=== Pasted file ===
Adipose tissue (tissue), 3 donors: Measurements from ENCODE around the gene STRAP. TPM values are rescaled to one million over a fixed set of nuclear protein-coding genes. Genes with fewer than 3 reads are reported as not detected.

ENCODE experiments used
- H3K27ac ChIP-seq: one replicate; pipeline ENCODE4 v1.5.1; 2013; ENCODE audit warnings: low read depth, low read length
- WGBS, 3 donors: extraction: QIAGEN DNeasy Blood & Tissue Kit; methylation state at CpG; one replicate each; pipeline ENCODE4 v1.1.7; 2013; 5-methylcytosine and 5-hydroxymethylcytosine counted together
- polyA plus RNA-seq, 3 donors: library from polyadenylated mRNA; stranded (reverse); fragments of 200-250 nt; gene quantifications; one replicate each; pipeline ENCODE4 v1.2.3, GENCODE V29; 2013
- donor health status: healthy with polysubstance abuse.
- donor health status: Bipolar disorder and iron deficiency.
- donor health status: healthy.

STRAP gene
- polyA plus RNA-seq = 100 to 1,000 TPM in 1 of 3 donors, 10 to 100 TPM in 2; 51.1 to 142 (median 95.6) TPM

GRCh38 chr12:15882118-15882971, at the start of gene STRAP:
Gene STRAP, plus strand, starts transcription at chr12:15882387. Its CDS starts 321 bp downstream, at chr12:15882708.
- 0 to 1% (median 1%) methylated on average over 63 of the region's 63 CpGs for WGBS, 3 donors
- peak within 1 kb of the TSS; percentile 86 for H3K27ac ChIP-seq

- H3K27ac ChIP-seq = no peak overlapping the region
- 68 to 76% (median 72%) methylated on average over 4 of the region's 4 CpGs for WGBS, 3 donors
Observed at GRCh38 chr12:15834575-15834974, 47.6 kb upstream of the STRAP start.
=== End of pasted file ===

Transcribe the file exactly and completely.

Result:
Adipose tissue (tissue), 3 donors: Measurements from ENCODE around the gene STRAP. TPM values are rescaled to one million over a fixed set of nuclear protein-coding genes. Genes with fewer than 3 reads are reported as not detected.

ENCODE experiments used
- H3K27ac ChIP-seq: one replicate; pipeline ENCODE4 v1.5.1; 2013; ENCODE audit warnings: low read depth, low read length
- WGBS, 3 donors: extraction: QIAGEN DNeasy Blood & Tissue Kit; methylation state at CpG; one replicate each; pipeline ENCODE4 v1.1.7; 2013; 5-methylcytosine and 5-hydroxymethylcytosine counted together
- polyA plus RNA-seq, 3 donors: library from polyadenylated mRNA; stranded (reverse); fragments of 200-250 nt; gene quantifications; one replicate each; pipeline ENCODE4 v1.2.3, GENCODE V29; 2013
- donor health status: healthy with polysubstance abuse.
- donor health status: Bipolar disorder and iron deficiency.
- donor health status: healthy.

STRAP gene
- polyA plus RNA-seq = 100 to 1,000 TPM in 1 of 3 donors, 10 to 100 TPM in 2; 51.1 to 142 (median 95.6) TPM

GRCh38 chr12:15882118-15882971, at the start of gene STRAP:
Gene STRAP, plus strand, starts transcription at chr12:15882387. Its CDS starts 321 bp downstream, at chr12:15882708.
- 0 to 1% (median 1%) methylated on average over 63 of the region's 63 CpGs for WGBS, 3 donors
- peak within 1 kb of the TSS; percentile 86 for H3K27ac ChIP-seq

- H3K27ac ChIP-seq = no peak overlapping the region
- 68 to 76% (median 72%) methylated on average over 4 of the region's 4 CpGs for WGBS, 3 donors
Observed at GRCh38 chr12:15834575-15834974, 47.6 kb upstream of the STRAP start.